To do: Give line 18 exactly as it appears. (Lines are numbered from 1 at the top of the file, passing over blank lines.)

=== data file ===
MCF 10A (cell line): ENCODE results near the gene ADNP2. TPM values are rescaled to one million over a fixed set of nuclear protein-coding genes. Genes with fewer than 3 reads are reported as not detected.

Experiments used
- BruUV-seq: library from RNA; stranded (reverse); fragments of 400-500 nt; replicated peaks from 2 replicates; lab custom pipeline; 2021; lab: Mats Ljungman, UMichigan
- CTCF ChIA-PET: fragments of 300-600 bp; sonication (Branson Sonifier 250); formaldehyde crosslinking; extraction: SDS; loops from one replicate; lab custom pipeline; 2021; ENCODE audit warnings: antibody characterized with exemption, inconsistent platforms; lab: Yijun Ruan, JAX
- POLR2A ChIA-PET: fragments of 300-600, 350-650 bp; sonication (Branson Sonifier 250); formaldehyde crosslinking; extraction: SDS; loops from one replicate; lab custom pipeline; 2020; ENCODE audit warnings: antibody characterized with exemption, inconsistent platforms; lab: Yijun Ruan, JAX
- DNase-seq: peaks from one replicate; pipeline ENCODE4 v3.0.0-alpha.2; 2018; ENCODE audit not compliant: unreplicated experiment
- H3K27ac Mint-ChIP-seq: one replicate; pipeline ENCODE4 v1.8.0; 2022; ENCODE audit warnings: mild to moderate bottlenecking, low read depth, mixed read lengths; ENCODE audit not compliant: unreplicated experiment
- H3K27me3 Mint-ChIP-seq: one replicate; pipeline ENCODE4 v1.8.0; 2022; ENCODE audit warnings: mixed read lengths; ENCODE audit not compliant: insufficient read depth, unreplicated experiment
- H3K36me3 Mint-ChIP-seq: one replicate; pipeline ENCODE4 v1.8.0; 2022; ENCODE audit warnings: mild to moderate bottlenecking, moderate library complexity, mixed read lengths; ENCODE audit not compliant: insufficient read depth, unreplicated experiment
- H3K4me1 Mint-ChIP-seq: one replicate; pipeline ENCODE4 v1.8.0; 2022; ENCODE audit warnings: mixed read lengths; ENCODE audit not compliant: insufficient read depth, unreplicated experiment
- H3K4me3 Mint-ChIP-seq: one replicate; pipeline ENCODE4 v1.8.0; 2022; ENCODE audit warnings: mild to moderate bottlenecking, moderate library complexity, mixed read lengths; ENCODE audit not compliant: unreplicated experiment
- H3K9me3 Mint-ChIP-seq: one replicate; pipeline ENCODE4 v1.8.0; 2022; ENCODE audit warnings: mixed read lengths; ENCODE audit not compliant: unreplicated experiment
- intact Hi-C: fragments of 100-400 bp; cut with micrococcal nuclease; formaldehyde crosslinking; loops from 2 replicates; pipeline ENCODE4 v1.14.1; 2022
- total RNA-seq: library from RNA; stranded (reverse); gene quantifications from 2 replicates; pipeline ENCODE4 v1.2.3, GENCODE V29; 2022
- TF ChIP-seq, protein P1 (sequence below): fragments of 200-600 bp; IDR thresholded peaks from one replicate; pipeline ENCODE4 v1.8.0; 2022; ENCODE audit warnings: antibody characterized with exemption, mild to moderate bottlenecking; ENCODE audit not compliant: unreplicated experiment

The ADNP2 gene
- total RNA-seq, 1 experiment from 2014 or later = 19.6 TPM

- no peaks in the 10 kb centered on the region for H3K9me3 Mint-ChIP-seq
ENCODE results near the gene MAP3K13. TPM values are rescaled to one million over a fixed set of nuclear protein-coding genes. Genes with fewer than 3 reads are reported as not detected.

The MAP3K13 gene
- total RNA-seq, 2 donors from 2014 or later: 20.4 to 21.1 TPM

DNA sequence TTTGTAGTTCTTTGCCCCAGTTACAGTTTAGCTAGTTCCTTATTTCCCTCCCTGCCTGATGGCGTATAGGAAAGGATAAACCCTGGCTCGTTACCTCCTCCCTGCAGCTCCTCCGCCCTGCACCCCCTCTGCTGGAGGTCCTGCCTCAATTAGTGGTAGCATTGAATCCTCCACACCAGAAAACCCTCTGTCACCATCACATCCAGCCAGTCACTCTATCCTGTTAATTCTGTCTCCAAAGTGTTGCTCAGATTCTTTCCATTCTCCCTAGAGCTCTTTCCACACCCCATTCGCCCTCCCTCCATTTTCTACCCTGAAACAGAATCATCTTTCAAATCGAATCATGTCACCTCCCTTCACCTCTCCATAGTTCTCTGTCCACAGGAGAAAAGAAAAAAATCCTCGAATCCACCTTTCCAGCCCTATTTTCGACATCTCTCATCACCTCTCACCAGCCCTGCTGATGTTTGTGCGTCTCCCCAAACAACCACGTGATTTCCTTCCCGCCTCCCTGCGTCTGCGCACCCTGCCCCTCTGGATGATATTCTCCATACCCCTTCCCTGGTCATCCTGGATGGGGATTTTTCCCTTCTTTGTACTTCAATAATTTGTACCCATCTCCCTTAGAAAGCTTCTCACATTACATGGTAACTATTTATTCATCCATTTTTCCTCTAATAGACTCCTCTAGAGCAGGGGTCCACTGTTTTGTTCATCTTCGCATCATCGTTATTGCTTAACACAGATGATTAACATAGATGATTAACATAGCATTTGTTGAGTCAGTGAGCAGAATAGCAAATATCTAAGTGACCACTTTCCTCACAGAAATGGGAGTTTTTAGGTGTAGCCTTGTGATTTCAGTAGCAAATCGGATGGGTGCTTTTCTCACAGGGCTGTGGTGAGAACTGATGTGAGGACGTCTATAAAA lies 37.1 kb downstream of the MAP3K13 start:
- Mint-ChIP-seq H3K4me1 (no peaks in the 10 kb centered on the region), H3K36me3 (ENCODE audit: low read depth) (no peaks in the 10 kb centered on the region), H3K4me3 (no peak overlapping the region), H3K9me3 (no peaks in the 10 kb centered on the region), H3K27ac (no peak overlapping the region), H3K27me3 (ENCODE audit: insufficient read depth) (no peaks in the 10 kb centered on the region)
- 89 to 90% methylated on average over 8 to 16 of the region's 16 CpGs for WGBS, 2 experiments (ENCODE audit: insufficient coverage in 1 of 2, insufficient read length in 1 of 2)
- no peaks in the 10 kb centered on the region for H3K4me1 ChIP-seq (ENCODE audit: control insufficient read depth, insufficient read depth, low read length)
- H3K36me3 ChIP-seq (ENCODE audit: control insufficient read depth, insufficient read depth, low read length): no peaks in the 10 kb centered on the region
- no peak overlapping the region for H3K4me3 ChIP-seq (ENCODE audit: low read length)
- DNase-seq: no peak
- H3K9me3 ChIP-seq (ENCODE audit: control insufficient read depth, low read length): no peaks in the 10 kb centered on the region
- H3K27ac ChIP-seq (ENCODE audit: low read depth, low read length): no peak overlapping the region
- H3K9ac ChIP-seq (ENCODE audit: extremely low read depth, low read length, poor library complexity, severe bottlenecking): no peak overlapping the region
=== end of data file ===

- no peaks in the 10 kb centered on the region for H3K9me3 Mint-ChIP-seq